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How to Write a Reference Letter for a Registered Nurse

Whether you've been a patient or former employer of someone who has the qualifications necessary for a promising career in nursing, you may be asked to write a recommendation letter on his behalf. Your recommendation letter can sway an employer and could have a profound impact on your colleague's future. Therefore, it's important for you to carefully respond with a well-written letter that describes the nurse's qualifications in a genuinely favorable light.

Obtain the name, title, company and address of the person to whom your letter of recommendation should be mailed. If this is the first nursing job for which the nurse is being considered, ask for a copy of the job description or vacancy posting to give you more information about the position she wants. Learning more about the actual job will help you craft a letter that specifically addresses her skills, capabilities and interests.

List the qualifications, attributes and skills that qualify him for a nursing career. If you're familiar with his educational achievements as well as his professional expertise, list the traits he exhibited as a student as well as those he exhibits in a professional capacity. If you are not familiar with nursing careers, briefly research nursing specialty areas so you're able to demonstrate some knowledge about his field. Determine whether you are writing the recommendation letter from a patient's perspective or from an employer's point of view. If you feel you're qualified to write from either stance, ask him which perspective he prefers.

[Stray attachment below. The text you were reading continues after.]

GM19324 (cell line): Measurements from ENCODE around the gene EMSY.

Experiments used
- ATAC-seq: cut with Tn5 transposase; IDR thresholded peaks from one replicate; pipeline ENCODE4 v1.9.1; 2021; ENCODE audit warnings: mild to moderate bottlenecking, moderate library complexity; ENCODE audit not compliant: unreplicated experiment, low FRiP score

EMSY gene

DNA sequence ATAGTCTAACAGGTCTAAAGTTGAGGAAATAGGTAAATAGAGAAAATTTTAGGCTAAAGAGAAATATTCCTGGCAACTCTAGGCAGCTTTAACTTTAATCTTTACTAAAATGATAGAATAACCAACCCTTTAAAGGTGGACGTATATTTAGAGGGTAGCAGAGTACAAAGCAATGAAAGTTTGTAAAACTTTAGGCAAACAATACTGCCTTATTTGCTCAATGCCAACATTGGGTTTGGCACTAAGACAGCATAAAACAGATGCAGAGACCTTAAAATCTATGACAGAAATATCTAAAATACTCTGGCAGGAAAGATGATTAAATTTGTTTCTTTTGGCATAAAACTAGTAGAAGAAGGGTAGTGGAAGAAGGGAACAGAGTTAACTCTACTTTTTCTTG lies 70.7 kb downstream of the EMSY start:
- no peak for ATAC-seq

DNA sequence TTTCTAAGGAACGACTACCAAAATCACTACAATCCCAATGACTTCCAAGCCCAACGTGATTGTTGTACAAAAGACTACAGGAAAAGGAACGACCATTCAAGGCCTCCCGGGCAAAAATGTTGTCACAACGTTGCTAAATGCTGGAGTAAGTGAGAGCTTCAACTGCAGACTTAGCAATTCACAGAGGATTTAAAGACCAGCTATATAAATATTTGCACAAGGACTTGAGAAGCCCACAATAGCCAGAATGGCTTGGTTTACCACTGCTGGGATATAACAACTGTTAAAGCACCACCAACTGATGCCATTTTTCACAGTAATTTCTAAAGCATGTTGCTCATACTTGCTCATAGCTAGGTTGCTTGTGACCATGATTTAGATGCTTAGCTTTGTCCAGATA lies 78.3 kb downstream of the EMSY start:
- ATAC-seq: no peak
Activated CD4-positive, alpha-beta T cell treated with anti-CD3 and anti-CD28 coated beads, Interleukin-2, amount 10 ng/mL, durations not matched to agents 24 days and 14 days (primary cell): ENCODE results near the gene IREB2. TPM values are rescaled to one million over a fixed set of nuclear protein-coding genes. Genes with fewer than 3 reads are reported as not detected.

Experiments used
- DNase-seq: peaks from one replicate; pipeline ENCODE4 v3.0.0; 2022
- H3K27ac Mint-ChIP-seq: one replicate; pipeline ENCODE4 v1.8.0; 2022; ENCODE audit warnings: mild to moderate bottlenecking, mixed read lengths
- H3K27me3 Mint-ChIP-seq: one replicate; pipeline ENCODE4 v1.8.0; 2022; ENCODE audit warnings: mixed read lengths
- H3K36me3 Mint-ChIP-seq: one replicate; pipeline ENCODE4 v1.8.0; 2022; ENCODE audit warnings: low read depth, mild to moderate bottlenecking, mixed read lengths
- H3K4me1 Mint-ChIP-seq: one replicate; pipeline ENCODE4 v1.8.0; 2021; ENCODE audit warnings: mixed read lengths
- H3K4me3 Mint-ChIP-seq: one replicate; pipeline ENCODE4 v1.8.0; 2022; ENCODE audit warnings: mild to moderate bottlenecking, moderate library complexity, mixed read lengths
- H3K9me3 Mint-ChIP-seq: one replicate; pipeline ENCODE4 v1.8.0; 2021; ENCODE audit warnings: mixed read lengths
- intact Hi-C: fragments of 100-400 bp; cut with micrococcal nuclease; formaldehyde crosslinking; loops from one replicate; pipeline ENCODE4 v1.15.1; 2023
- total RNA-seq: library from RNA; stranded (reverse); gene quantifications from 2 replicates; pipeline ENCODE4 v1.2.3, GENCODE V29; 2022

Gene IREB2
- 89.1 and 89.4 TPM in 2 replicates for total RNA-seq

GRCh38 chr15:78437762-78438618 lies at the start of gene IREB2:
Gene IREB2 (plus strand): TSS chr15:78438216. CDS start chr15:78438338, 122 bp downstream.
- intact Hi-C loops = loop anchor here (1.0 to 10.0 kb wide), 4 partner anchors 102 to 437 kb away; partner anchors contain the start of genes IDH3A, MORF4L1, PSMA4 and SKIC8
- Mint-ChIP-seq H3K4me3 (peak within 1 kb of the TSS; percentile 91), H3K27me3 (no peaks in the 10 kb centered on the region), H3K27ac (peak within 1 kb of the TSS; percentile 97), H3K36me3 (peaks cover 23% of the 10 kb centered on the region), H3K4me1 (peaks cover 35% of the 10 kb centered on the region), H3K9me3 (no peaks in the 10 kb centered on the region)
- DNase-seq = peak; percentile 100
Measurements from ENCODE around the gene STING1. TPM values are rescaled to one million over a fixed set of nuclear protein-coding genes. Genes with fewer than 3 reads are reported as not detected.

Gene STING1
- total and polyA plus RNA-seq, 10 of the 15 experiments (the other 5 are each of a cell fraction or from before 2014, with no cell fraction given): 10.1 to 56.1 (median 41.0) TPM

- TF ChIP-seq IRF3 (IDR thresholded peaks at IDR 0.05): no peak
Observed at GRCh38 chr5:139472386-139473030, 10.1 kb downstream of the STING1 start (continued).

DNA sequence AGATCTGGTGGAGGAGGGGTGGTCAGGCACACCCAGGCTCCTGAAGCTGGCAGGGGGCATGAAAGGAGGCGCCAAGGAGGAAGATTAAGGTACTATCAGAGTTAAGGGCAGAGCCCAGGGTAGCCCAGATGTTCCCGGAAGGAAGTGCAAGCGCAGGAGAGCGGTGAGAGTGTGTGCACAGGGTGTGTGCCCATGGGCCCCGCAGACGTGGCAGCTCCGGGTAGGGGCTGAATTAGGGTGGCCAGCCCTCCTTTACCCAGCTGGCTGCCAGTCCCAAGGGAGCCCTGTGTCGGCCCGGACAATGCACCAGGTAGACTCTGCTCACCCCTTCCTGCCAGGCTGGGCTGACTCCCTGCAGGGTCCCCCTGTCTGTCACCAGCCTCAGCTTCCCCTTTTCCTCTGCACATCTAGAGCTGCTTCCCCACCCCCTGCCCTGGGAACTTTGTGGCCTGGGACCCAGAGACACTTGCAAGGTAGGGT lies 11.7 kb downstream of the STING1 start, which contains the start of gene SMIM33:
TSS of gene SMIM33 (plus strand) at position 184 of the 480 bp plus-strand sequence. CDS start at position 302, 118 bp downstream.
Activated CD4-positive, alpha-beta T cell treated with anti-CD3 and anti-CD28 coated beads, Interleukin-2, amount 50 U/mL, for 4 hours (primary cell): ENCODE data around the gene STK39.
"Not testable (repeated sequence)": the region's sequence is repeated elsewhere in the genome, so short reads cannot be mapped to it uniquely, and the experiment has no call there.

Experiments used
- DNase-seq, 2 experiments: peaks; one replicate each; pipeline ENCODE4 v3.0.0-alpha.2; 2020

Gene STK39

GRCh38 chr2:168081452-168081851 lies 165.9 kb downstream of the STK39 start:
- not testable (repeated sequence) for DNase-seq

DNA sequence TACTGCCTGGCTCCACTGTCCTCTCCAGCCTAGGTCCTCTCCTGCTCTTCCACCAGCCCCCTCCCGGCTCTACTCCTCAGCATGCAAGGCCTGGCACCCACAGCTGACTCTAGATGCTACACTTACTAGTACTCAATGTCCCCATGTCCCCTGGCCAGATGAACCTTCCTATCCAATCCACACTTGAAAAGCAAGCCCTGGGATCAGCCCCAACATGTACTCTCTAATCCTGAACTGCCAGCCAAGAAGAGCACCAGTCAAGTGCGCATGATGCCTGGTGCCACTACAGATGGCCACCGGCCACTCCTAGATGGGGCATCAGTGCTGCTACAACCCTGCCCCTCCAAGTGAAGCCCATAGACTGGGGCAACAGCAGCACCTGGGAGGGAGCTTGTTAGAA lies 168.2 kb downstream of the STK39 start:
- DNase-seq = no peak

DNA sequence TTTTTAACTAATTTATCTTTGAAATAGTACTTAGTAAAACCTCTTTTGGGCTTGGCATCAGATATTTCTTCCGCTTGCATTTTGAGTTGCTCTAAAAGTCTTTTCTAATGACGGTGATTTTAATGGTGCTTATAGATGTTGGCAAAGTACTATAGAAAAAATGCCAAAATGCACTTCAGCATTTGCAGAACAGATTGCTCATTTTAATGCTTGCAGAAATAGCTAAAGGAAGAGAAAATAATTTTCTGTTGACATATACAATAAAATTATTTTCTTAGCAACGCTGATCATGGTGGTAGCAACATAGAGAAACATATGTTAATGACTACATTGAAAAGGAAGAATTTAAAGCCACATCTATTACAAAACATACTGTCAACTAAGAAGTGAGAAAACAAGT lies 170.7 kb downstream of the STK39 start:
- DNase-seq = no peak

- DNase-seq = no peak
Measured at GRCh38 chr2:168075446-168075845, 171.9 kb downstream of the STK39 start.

Review your letter for accuracy and completeness. Address the nurse's qualifications in her desired specialty area as well as her clinical expertise. If she has expertise in a specialty area that's in high demand, don't overlook that in your letter. To learn more about specialty areas, access online resources that explain various nursing specialties. Include any anecdotal references you believe would be helpful in making a recommendation. For example, if you are writing from a patient's point of view, describe the nurse's level of patient care and clinical experience without disclosing personal medical information.

Incorporate information about the nurse's work ethics. This is a section you should include regardless of your connection to the nurse you're recommending. Explain his patient care philosophy, commitment to the nursing field and the prospects of his long and successful nursing career. Assemble your draft materials to prepare your correspondence in final form. Format your letter as a standard business communication with the proper salutation.

Look at sample recommendation letters if you aren't familiar with the formal business letter format. A standard business letter contains an introductory paragraph, followed by one to two paragraphs about the subject of your recommendation. Conclude your letter with an invitation for the recipient to call you with further questions about the candidate's recommendation.


Ruth Mayhew has been writing since the mid-1980s, and she has been an HR subject matter expert since 1995. Her work appears in "The Multi-Generational Workforce in the Health Care Industry," and she has been cited in numerous publications, including journals and textbooks that focus on human resources management practices. She holds a Master of Arts in sociology from the University of Missouri-Kansas City. Ruth resides in the nation's capital, Washington, D.C.